Mechanical Buttons and Switches Address Critical Design Requirements

By Bill Giovino

Contributed By Digi-Key's North American Editors

Touchscreens and membrane switches are useful for visual and low-profile control panels. However, some applications require designers to emphasize safety, ease of access, the switching of high voltages or current, a known configuration at power up, or robustness. For such situations, mechanical switches and buttons are often ideal, but designers need to choose carefully.

There are numerous types of mechanical switches with variances in shape, style, size, function, power capabilities, and mechanical behavior. This article will help designers sort through the selection parameters and how to best apply some of the latest devices.

Which switch or button?

To decide which switch is appropriate, first determine the requirements for the system. To find a mechanical switch for an application, first find the switch form factor that fits the ergonomic and physical needs, then choose a switch with the appropriate electrical and environmental specifications that fits the form factor.

Emergency stop

An obvious example of safety is the emergency stop button. Many industrial systems absolutely must have a big red or orange button with the words “Emergency Stop” in large, reader friendly letters. This button must be in an obvious and easily reachable position, must be easy to depress, and there must be clear tactile feedback to indicate the switching function has been completed. Failure to meet this criteria can be hazardous in some industrial environments.

An excellent solution for this application is the Lumotast 16 Emergency Stop pushbutton from RAFI USA. This NO (normally open) button has the familiar big, conical mushroom shaped button (Figure 1). When an operator slams their hand down on this button, the two silver contacts connect, latch, and remain in contact even when the operator’s hand is removed. To reset the button to the open position, the mushroom head is rotated in either direction.

Image of RAFI USA Lumotast 16 emergency stop button

Figure 1: The RAFI USA Lumotast 16 emergency stop button is simple to install and easily fits into a standard 16.2 mm mounting hole. (Image source: RAFI)

The Lumotast 16 can handle up to 6 amps and 250 watts, and is designed for high reliability operation. The interior switch design has three redundant contacts in parallel, so if one set of contacts fails to connect, the other two ensure a reliable stop event. To provide visual confirmation of a connection, the switch is wired to illuminate bright red when activated. The front side is rated at IP67, making it suitable for most harsh industrial environments.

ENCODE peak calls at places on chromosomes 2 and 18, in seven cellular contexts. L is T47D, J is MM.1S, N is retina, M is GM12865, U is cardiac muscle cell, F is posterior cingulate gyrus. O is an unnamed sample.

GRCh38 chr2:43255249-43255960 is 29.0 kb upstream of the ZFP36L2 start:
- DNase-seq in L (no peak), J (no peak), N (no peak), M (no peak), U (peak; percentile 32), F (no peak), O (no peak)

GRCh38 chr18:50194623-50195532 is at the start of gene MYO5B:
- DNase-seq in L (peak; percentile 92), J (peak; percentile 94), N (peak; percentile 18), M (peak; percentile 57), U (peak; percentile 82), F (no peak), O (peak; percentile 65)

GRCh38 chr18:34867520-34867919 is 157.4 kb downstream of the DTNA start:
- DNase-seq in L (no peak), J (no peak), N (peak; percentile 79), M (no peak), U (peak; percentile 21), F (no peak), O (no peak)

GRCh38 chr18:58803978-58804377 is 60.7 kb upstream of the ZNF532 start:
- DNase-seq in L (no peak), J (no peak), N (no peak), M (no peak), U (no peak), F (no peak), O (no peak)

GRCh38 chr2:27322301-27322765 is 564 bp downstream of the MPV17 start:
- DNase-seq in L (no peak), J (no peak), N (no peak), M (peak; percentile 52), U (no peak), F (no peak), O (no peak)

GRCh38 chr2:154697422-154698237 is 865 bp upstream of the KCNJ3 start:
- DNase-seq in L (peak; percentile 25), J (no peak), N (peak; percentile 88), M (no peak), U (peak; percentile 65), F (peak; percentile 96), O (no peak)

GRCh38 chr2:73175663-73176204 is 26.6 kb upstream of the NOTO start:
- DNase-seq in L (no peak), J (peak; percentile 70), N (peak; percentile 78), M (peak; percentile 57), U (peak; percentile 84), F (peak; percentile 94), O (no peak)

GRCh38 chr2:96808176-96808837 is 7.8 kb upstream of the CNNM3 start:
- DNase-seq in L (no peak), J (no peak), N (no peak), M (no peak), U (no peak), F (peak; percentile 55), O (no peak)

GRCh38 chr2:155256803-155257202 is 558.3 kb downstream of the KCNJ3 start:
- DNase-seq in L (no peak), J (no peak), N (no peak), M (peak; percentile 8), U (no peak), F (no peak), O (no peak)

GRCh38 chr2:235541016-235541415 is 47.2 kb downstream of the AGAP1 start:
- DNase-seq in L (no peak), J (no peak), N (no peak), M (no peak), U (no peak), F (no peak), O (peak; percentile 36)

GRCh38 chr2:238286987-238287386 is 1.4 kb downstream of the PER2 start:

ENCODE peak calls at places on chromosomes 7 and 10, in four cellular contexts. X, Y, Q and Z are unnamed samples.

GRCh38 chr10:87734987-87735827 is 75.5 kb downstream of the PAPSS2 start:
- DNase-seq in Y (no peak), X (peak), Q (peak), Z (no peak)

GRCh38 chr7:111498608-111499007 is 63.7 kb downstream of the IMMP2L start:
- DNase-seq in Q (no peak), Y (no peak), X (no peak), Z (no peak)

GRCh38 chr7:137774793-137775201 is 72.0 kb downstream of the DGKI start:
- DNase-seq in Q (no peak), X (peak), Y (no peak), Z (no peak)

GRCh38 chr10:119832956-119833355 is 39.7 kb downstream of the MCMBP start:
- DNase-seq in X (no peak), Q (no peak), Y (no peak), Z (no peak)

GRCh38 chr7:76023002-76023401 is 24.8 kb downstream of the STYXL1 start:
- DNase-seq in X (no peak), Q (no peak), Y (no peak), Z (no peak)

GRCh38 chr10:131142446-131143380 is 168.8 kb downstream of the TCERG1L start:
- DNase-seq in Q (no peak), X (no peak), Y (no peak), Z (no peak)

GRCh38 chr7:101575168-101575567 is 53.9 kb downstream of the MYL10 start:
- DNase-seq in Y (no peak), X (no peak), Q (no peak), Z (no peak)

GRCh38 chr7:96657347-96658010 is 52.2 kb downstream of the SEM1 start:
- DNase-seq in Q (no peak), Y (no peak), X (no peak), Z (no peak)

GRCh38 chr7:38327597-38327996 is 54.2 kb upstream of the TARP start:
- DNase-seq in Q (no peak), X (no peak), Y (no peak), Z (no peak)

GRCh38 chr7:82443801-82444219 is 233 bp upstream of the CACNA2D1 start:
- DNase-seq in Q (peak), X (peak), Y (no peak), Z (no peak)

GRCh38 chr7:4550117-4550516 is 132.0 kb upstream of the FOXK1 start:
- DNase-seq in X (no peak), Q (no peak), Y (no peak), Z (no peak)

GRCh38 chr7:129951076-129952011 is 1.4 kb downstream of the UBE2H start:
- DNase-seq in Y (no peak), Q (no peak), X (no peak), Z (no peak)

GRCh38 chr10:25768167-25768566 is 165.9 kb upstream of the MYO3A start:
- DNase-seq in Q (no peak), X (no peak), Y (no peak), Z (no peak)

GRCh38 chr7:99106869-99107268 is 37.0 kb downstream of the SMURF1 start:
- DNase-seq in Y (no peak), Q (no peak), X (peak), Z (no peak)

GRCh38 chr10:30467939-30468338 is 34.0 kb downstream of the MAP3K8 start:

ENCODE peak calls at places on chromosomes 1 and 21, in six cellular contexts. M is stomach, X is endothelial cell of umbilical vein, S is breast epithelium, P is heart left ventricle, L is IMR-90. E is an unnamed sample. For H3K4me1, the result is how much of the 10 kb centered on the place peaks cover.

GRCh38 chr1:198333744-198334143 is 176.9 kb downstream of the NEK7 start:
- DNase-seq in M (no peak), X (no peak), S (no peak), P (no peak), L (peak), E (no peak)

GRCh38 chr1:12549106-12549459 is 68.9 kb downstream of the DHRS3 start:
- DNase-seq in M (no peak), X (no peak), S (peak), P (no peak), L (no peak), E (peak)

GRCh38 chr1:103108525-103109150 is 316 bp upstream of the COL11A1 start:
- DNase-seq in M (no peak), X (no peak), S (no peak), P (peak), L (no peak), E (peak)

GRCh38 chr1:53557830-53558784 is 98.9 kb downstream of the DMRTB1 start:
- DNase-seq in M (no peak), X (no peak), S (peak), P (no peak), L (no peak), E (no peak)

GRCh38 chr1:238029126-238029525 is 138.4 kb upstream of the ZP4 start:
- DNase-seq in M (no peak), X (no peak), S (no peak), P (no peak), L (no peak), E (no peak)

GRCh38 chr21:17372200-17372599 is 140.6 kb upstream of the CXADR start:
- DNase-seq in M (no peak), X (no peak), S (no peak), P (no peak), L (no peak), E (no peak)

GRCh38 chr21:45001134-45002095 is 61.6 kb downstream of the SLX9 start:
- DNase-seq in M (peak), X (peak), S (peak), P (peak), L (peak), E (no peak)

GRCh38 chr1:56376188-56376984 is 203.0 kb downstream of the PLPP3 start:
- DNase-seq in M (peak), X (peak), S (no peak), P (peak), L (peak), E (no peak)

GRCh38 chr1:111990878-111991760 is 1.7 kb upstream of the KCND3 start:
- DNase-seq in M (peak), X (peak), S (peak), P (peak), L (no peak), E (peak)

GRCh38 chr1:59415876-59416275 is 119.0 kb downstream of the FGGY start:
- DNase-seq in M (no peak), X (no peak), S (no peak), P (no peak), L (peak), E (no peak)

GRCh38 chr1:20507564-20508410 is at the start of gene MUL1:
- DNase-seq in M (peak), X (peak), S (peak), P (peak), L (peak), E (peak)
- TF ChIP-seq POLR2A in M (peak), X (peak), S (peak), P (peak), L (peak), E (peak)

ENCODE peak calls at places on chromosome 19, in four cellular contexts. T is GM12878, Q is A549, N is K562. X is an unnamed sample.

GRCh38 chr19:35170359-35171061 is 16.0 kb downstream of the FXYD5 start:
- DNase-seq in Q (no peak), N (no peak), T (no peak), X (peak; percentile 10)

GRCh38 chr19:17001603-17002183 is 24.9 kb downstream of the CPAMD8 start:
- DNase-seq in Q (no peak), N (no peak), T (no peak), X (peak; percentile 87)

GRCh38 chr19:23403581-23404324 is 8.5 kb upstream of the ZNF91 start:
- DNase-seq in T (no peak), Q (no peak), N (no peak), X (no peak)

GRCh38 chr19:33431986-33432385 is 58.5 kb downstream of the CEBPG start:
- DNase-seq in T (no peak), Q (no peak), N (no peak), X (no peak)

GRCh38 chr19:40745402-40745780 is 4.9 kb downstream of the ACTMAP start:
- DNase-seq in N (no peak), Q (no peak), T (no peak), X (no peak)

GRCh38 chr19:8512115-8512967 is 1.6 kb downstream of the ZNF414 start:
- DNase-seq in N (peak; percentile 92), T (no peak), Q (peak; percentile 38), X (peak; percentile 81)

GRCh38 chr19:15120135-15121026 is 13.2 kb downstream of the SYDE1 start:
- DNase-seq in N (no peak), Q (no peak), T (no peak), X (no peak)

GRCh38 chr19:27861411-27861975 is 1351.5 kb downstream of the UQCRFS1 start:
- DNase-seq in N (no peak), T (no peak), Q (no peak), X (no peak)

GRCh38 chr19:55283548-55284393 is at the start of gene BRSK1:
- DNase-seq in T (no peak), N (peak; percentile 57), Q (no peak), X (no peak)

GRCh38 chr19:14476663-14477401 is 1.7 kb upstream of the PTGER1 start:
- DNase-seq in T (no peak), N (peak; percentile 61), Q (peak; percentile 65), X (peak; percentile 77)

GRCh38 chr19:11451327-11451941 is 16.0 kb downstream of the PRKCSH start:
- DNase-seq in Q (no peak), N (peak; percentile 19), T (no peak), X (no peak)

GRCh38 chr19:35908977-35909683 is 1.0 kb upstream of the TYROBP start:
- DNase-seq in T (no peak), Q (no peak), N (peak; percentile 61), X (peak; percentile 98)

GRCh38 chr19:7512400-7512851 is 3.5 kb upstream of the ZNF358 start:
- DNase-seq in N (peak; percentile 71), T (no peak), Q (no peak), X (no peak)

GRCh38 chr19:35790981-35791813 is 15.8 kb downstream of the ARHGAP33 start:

With a 30 millimeter (mm) button diameter, the Lumotast 16 is big enough to be used in industrial control panels, and is still small enough to be implemented in handheld control boxes.

To install the Lumotast 16, first make sure there is a mounting depth clearance of 18 mm under where the switch will be located. Drill a 16.2 mm mounting hole. Place the yellow mounting hole collar with “Emergency Stop” in black letters on top of the mounting hole. Then place the Lumotast 16 switch into the mounting hole and secure it using the included mounting ring nut. Wire connections are made to the two standard male quick connect spade terminals on the underside.

Resistance to vandalism

Another important application for mechanical pushbuttons is protection from vandalism. Anti-vandal switches need to withstand deliberate attempts to breach the switch construction, such as repeated blows from a hammer or attempts to pry the switch free.

For anti-vandal applications, E-Switch makes the PVA3H2B0SS3R1 SPDT vandal resistant illuminated push button switch. This is a 2 amp, 36 volt DC switch rated to IP65. It has an RGB illumination ring, and its low profile makes it more resistant to vandalism (Figure 2).

Image of E-Switch PVA3 with a red illuminated bezel

Figure 2: The E-Switch PVA3 with a red illuminated bezel. It is mounted almost flush to the panel, making it more resistant to vandalism than switches with higher profiles. (Image source: E-Switch)

This switch mounts almost flush to any panel with a 16 mm hole. Make sure that the installation position has enough clearance to connect to the contacts underneath. This is an SPDT switch with four contacts, with an additional three LED contacts for RGB illumination with a common ground. This makes for a total of eight connections that need to be made beneath the panel. Plan the panel layout so that all the connections can be easily made without cramping or bending the connecting wires.

The mounting panel can be from 1 to 8 mm thick. However, thicker panels provide more robust protection against vandalism.

Select the appropriate PVA3 configuration for the application, either momentary contact or latching contact. Activate the switch by pressing the actuator into the body of the switch. A flat actuator flush with the switch shoulder indicates the button is active, a high actuator indicates the button is inactive.

To provide visual feedback of the switch condition, use microcontroller or programmable logic controller (PLC) signals to illuminate the red, green, and blue LEDs in the indicator ring. To generate custom colors, connect the LEDs to pulse width modulated outputs from a microcontroller or PLC.